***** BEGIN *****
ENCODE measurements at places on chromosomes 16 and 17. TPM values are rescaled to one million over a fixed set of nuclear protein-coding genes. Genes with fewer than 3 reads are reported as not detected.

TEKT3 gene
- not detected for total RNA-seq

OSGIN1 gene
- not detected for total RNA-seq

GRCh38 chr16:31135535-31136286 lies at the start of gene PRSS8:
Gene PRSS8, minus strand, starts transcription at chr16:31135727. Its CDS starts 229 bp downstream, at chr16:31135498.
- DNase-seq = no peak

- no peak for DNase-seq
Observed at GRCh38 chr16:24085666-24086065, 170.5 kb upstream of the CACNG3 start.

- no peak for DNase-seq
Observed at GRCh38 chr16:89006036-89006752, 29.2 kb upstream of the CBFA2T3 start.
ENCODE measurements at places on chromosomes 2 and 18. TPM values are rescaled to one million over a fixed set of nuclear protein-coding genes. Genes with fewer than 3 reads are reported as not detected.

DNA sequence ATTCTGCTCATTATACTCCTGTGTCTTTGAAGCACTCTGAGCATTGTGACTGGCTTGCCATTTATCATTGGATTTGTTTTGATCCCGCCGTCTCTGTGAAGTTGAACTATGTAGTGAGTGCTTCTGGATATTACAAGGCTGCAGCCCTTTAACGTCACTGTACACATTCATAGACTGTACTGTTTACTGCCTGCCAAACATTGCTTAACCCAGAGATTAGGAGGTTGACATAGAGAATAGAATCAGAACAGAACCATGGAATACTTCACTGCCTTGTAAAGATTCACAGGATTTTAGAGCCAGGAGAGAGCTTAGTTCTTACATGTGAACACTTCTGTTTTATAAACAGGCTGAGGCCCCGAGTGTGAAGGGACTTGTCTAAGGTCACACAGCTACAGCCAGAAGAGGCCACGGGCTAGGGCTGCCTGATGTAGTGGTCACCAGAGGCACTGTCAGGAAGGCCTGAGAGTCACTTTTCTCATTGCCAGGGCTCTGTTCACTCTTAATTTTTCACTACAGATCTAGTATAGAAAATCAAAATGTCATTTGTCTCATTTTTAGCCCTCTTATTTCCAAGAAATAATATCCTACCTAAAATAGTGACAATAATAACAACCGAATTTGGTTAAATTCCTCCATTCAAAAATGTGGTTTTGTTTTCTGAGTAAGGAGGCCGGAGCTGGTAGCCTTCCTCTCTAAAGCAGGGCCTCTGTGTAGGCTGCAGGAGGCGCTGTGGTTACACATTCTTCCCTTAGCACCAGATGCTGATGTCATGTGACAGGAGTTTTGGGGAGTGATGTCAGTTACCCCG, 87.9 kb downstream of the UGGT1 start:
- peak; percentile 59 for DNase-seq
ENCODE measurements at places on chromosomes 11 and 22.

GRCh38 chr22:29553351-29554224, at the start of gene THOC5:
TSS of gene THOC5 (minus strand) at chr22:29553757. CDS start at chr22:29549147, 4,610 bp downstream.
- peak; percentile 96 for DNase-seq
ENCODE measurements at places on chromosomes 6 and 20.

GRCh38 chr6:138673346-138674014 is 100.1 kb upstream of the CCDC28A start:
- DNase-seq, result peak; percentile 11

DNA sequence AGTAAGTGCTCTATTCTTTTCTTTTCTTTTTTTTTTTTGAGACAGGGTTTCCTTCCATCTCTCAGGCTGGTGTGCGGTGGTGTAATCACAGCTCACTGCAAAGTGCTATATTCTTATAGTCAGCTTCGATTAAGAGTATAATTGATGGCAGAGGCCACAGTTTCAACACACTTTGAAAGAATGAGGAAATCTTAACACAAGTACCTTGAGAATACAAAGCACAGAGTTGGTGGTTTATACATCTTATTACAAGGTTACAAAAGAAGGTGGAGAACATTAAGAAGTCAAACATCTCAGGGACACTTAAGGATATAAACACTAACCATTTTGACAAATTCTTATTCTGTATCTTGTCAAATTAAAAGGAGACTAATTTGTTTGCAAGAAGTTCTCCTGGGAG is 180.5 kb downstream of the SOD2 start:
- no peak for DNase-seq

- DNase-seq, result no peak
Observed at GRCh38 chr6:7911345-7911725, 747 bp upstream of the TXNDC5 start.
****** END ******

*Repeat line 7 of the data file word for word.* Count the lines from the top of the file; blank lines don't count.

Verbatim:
Gene PRSS8, minus strand, starts transcription at chr16:31135727. Its CDS starts 229 bp downstream, at chr16:31135498.